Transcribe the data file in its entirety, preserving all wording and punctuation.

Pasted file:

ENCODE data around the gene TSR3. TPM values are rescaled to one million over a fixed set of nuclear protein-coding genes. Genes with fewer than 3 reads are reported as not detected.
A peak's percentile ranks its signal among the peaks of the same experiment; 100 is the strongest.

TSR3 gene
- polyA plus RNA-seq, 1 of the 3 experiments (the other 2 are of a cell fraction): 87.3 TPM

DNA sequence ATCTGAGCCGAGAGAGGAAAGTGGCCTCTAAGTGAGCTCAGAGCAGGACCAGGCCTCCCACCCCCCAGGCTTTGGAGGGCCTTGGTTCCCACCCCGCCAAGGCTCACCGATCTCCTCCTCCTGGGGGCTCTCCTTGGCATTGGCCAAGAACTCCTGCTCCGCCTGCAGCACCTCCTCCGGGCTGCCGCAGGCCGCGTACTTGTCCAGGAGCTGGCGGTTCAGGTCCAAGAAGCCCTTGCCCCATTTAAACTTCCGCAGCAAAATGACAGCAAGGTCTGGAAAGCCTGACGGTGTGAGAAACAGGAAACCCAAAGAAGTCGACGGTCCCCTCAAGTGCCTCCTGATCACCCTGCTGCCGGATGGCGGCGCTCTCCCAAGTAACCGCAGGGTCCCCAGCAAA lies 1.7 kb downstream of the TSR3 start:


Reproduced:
ENCODE data around the gene TSR3. TPM values are rescaled to one million over a fixed set of nuclear protein-coding genes. Genes with fewer than 3 reads are reported as not detected.
A peak's percentile ranks its signal among the peaks of the same experiment; 100 is the strongest.

TSR3 gene
- polyA plus RNA-seq, 1 of the 3 experiments (the other 2 are of a cell fraction): 87.3 TPM

DNA sequence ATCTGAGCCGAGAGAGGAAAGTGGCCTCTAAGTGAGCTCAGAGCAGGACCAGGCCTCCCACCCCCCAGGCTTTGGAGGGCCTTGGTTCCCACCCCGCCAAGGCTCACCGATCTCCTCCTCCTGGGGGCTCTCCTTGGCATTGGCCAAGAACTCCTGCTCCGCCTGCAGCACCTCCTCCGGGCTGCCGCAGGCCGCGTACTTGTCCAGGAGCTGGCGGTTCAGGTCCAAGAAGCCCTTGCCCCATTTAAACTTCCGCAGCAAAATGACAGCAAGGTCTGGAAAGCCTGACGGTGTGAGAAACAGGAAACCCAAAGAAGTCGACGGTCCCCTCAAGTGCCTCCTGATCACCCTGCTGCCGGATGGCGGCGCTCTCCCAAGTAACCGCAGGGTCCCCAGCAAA lies 1.7 kb downstream of the TSR3 start: